On 16 March 2013, Virginia’s Executive Mansion celebrated its 200th anniversary with a birthday party at the Library of Virginia. The highlight of the event was a public screening of a new Mansion documentary, First House, produced by Blue Ridge PBS in partnership with Appeal Productions. The Library of Virginia and Citizens’ Advisory Council for Interpreting and Furnishing the Executive Mansion also published a commemorative book, First House: Two Centuries with Virginia’s First Families, written by Mary Miley Theobald. Out of the Box decided to jump on the bandwagon with a post highlighting some of the archival records about the Executive Mansion at the Library.
The history of the Executive Mansion (also called Governor’s House or Governor’s Mansion) is well represented in the Library’s archival collections. The Auditor of Public Accounts, Capital Square Data Records, 1779-1971, document the construction, furnishing, and repair of the 1813 Executive Mansion and the various buildings used by the governor prior to the Mansion’s construction. The Drawing and Plans Collection includes a photographic copy of a page from Alexander Parris’ sketchbook depicting the floor plan for the Virginia Governor’s Mansion. Parris designed the mansion in 1811-1812. An Executive Communication to the Speaker of the House of Delegates, dated 17 February 1813, includes photocopy of a report from David Bullock, William McKim, and Robert Greenhow, the commissioners appointed to superintend the building of the dwelling house, and other houses, for the accommodation of the governor. The commissioner’s report provides the cost of the dwelling house and out houses and a few details on the exterior and interior of the building. Also included is a plat showing the Governor’s House, kitchens, ravine, gardens, and private property to be purchased.
Repairs and improvements to the Executive Mansion are a common theme. Records in the papers of Governors William Smith (1846-1849), Joseph Johnson (1852-1856), Francis Pierpont (1865-1868), Andrew Montague ((1902-1906), and William Mann (1910-1914) describe various repairs and improvements to the Mansion. The Records of the Secretary of the Commonwealth include a 2 June 1865 inventory of the Executive Mansion. Contracts and invoices for Mansion services and expenditures can be found in records of the Virginia Land Office and Virginia Department of the Treasury. The Records of the Executive Mansion Director, 1973-1995, document the work of the Citizens’ Advisory Council for Interpreting and Furnishing the Executive Mansion, events at the Mansion, and the 175th anniversary of the Mansion in 1988.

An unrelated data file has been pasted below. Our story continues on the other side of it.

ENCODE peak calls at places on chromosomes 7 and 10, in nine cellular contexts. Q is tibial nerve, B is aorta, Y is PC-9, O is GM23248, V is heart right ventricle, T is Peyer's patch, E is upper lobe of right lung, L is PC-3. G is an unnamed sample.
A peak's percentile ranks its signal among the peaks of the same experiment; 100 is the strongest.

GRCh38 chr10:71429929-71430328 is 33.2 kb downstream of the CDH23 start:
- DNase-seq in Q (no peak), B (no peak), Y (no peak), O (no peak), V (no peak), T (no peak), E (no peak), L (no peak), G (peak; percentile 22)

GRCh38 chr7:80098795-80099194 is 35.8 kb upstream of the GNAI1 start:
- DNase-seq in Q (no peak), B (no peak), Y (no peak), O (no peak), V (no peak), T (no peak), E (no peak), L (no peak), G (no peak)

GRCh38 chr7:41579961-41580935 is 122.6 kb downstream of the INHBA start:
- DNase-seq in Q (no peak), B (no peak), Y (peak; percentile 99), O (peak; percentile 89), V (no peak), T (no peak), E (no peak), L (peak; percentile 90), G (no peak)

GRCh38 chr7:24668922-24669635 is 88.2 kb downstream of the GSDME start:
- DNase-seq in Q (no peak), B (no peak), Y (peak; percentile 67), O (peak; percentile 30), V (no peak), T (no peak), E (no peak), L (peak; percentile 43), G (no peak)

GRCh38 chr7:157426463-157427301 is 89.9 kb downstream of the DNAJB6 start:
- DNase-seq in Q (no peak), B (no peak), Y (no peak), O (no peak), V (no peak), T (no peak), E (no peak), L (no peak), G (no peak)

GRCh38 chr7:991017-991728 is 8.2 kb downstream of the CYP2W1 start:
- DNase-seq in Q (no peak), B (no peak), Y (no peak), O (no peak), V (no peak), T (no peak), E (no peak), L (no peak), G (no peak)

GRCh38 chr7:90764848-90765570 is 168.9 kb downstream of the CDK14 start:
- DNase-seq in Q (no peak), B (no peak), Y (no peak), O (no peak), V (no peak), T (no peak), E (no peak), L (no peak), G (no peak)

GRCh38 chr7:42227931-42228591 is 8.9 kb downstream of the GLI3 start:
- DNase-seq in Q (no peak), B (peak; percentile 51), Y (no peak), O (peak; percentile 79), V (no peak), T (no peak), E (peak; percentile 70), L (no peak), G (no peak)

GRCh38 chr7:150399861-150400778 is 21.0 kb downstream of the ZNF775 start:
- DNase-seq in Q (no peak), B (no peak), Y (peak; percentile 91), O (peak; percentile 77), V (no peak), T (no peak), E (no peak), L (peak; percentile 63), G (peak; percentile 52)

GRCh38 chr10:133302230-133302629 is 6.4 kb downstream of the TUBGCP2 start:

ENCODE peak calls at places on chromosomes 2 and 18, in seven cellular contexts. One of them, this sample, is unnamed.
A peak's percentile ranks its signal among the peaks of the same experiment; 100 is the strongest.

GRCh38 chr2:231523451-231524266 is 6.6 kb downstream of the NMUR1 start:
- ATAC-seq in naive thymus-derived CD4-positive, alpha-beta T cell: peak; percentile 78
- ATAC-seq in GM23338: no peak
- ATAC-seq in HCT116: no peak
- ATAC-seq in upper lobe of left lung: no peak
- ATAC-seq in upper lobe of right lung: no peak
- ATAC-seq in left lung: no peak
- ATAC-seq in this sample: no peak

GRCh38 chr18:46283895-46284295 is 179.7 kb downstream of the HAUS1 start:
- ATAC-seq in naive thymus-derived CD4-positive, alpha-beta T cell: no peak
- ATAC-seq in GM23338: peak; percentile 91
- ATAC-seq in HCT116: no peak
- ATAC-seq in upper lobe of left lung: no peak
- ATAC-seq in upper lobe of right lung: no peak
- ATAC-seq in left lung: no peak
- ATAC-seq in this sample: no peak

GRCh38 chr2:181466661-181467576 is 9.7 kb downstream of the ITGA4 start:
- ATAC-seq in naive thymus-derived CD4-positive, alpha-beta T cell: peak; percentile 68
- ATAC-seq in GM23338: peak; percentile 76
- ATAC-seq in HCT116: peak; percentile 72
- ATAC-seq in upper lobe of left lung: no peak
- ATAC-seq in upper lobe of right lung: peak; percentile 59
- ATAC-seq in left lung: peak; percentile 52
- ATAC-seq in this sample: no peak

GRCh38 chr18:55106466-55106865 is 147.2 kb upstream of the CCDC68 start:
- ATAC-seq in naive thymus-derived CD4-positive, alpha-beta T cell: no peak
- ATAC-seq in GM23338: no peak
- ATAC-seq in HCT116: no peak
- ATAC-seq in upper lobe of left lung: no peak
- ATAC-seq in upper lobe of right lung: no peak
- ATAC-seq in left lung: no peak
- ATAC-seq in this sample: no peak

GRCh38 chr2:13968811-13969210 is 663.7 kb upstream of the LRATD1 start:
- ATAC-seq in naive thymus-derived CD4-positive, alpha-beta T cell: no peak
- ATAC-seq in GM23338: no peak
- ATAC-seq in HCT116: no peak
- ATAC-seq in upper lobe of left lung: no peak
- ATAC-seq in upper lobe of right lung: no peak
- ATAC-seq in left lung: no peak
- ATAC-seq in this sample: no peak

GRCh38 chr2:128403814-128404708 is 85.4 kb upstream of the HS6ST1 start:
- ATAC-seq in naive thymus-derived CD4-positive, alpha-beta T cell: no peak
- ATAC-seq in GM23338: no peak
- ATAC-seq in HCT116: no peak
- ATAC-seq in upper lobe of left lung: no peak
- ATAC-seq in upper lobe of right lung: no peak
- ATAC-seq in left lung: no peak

Under the administration of James S. Gilmore, III (1998–2002), Virginia’s Executive Mansion underwent an extensive renovation in 1999–2000. This project is well documented in two collections: Virginia Secretary of Administration, Correspondence and subject files, 1998-2001 and Sadler and Whitehead, Architects, Papers, 1992-2001. The Secretary of Administration records include episodes of Bob Vila’s Home Again: Renovation of the Executive Mansion, 1999-2000. As part of the 1999-2000 restoration, the Commonwealth’s Department of Historic Resources hired the firm of Sadler and Whitehead, Architects, PLC, to document the entire project, especially those previously hidden aspects of construction and ornamentation, using photography and descriptive commentary. Excavation, demolition, conservation, and new construction were all copiously documented by Mary Harding Sadler and Joseph D. Lahendro. Their materials include not only written information about their observations, but also hundreds of photographs capturing original interiors, decorative items, and structural elements of the Executive Mansion, Guest House/Cottage, Carriage House, and grounds. The Library turned this material into the Executive Mansion Rehabilitation Project Database, available on-line. The database records may contain all or some of the following information: weather conditions, photographs, observational notes, location in the specific building, information source, work type, report author, and date.
These are just some of the records about the Executive Mansion at the Library. To see what else we have on the Executive Mansion, search the Library’s on-line catalog.
-Roger Christman, Senior State Records Archivist